Reading Alda’s wikipedia page, this caught my eye:
As a result, the 11 years of MASH* are generally split into two eras: the Larry Gelbart/Gene Reynolds “comedy” years (1972–1977), and the Alan Alda “dramatic” years (1977–1983).[ citation needed ] Alda disagreed with this assessment. In a 2016 interview he stated, “I don’t like to write political messages. I don’t like plays that have political messages. I do not think I am responsible for that.”
Boy, did he fail spectacularly!
Radar, put a mask on!
Actually, there was a time when cross-dressing was a real part of the gay community, albeit, more a lesbian thing, than a gay male thing.
There was a time in the US when most better restaurants wouldn’t serve women in the evenings if they came in without a man escorting them. You might have a group of three women and one man, and that was OK, but three women alone was OK only at lunch. Don’t ask me why-- it was just how things were done.
You’ll see scenes in movies from the 30s and 40s with women characters scheming to get men to escort them somewhere just because they want to go some place. (There’s such a scene I can think of off-hand in The Awful Truth.)
Anyway, one of two of a lesbian couple would cross-dress if she could do so convincingly, so she and her partner could go out in the evening.
Winchester definitely had more depth as a character than Burns did, and it worked. But I don’t think they could have suddenly - or even gradually - “redeemed” Frank Burns in any believable way. They did that with Houlihan, and IMO it didn’t work. Toward the final seasons, everyone became One Big Happy Family, and that took a lot of the edge away.
Well, maybe. But if MASH started to get preachy when Alda began writing and directing more episodes, it also began to get deeper and more complex; it evolved from a “wacky hijinks” sitcom with fairly one-dimensional characters, into what we’d now call a dramedy. All the replacement characters - Maj. Winchester, Col. Potter, B.J. Hunnicutt - were far more rounded and deveolped than their originals, while the remaining ones were fleshed out; they could be antagonists to the POV characters, as Winchester and Maj. Houlihan were, but they were also capable of carrying a storyline on their own. Even secondary characters like Father Mulcahy and Nurse Kellye got deepened.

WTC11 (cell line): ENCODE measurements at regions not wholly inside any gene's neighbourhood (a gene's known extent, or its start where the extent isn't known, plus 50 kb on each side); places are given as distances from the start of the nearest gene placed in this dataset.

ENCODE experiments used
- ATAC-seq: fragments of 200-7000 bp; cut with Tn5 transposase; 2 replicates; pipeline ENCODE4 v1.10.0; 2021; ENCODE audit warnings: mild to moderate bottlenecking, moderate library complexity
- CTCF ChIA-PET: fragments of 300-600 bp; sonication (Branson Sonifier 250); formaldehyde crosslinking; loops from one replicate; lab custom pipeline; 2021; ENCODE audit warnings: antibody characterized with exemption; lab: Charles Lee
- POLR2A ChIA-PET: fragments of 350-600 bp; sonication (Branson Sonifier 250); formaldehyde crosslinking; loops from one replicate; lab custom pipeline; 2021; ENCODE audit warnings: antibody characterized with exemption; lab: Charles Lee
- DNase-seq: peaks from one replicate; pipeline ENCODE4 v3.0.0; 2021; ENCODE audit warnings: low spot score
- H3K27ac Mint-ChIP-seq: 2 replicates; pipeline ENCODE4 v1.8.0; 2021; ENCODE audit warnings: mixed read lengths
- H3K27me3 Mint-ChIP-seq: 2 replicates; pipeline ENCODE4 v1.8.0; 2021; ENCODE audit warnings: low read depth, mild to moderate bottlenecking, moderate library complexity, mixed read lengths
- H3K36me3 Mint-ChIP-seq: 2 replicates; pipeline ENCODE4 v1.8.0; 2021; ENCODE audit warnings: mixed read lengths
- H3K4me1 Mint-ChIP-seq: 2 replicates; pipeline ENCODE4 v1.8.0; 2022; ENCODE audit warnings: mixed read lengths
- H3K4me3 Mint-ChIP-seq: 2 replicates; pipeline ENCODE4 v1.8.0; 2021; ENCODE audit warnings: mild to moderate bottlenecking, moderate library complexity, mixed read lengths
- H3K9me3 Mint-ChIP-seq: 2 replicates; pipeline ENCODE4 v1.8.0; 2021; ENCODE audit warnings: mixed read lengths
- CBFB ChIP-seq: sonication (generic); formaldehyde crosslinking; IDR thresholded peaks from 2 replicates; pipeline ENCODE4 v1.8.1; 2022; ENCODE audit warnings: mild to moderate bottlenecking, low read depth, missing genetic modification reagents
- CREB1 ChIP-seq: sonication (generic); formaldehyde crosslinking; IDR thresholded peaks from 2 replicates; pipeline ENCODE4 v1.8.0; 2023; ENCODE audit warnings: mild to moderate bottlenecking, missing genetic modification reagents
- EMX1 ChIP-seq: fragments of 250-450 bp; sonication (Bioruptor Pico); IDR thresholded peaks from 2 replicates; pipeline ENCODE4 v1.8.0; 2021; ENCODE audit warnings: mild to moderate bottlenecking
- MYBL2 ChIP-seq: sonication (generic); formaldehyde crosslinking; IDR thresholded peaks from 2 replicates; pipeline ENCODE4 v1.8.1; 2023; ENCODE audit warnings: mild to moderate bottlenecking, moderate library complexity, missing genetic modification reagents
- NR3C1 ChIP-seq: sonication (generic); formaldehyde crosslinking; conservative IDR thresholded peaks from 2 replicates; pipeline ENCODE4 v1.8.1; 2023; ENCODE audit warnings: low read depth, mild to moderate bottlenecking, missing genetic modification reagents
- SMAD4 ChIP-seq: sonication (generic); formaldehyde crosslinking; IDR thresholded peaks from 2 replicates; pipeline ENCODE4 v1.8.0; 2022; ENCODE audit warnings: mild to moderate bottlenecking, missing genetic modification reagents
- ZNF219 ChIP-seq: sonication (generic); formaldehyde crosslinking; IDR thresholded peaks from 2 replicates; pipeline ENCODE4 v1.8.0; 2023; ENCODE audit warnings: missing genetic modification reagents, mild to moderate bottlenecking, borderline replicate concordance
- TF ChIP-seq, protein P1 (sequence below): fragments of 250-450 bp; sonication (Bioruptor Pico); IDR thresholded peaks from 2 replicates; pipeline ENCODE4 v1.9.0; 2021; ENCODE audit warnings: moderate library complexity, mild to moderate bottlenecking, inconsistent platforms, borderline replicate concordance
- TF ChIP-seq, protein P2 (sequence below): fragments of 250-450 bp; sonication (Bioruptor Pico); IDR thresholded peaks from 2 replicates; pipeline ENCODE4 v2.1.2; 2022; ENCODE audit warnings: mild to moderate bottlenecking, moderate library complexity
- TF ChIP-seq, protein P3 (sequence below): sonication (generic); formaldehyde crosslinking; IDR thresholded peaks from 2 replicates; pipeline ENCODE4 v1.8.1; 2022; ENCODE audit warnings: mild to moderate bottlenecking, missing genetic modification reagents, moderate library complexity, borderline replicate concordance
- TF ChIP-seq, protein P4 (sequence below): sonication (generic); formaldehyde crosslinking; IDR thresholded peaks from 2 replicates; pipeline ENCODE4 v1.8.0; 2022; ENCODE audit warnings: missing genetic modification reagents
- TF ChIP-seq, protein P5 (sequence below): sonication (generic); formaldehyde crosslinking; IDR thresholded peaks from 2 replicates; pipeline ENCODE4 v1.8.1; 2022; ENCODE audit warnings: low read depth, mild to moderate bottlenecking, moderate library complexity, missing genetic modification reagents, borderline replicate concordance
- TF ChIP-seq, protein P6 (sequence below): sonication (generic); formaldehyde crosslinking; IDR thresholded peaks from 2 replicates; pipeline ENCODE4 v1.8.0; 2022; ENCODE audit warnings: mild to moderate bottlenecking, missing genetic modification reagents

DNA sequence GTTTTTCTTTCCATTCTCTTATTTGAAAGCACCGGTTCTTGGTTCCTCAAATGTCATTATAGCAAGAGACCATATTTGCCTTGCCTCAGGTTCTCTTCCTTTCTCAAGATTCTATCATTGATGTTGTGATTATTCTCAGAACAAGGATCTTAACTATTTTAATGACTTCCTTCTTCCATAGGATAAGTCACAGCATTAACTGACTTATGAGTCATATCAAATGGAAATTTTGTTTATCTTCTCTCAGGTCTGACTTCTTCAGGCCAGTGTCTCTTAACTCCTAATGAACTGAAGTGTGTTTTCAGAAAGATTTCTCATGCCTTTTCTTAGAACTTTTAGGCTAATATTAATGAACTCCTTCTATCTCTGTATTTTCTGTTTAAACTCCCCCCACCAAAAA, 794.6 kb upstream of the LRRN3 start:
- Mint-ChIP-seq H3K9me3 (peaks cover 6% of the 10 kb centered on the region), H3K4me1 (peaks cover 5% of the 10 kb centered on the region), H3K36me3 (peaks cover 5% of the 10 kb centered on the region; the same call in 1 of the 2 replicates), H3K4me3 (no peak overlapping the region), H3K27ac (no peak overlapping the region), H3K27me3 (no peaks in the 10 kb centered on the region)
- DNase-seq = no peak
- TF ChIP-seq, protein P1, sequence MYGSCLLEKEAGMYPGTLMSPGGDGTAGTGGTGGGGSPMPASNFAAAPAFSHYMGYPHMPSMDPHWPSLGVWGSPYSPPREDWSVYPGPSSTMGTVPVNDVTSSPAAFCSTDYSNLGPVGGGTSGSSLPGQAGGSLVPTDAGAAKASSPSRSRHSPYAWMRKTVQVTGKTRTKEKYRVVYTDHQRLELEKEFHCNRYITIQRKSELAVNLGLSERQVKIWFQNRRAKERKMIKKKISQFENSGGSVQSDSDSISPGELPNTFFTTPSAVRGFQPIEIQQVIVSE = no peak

Frank Burns’ problem wasn’t that he was malevolent; it was that he was annoying. He’d been Flanderized into such an obnoxious jerk that he couldn’t be rounded or redeemed into a sympathetic one.
I think of Frank Burns as a Wile E. Coyote type of character. Smug, arrogant, and over confident.
You’re right, and I never really thought about it that way. When they made the “enemy” the war and the clueless bureaucracy (instead of characters like Burns), they paved the way for “Scrubs.”
As I recall, it was one of the first instances of a show where we commented that it appeared to have been written/directed/produced by, starring, and also apparently FOR one participant!
So, would you call Hawkeye a Mary Sue character?
I don’t think that Hawkeye fits the usual definition of a Mary Sue, even in the later seasons when Alda had more creative control over the show. Mary Sues are just impossibly perfect, and Hawkeye was always depicted as flawed; it was more that the character changed to become more idealistic and empathetic (but also preachier).
While “later Hawkeye” more closely hewed to Alda’s own moral sense, I don’t think he was portrayed as utterly competent or perfect, which is what a Mary Sue usually is.
Maybe a whisker of sympathy, at times, but IIRC Frank kept bringing it on himself by pulling rank to add an unnecessary amount of military rigor to everything. And he’s not even the commander, it’s not his place to do that! So he needed constant reminding to stay in his lane.